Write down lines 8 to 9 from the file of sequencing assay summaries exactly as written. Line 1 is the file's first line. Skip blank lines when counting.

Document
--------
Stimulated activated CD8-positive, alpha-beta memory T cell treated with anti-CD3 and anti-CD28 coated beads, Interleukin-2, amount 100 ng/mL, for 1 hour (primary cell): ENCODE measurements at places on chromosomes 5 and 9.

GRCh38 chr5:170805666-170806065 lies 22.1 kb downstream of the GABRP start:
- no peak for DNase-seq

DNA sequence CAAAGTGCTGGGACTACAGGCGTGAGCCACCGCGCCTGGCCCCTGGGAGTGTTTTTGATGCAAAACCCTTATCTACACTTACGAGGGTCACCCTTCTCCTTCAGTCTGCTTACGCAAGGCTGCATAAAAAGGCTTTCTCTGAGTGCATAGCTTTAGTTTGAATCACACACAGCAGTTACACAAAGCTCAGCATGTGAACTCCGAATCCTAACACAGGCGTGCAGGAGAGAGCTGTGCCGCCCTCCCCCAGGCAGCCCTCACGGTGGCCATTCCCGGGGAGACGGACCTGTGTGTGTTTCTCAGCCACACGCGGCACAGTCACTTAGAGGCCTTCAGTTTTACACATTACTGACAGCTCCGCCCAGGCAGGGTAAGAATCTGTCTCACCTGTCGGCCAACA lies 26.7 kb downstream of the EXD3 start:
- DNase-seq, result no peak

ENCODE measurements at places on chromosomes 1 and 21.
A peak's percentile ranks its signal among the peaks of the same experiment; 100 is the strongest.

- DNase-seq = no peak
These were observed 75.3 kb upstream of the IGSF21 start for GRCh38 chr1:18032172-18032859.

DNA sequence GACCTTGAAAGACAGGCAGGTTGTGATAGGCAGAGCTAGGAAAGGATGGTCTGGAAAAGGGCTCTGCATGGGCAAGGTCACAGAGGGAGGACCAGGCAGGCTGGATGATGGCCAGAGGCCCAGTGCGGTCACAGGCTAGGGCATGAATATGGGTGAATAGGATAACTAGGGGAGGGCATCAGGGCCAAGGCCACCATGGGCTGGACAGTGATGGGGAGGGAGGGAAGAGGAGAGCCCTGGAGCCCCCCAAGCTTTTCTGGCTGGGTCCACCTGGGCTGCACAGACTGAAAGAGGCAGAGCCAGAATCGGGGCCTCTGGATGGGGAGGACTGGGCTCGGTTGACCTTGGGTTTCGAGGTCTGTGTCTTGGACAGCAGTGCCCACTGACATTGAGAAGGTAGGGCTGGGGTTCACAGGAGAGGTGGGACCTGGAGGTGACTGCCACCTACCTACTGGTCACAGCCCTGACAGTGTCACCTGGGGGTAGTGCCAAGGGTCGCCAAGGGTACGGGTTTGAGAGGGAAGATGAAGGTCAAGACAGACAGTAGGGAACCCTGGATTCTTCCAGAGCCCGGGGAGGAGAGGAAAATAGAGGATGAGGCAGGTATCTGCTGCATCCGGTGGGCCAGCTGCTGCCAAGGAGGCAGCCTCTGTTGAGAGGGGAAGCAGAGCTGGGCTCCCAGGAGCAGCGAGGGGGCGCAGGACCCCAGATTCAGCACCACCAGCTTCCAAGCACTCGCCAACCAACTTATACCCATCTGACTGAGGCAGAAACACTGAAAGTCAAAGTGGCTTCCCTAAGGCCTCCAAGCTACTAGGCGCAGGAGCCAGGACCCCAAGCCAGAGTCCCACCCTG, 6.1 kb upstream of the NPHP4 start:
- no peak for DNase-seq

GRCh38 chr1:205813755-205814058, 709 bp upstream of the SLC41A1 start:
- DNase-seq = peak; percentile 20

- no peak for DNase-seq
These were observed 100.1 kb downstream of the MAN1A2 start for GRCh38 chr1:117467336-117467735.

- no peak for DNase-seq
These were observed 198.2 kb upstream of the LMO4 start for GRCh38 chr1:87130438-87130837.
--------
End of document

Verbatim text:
- DNase-seq = no peak
These were observed 75.3 kb upstream of the IGSF21 start for GRCh38 chr1:18032172-18032859.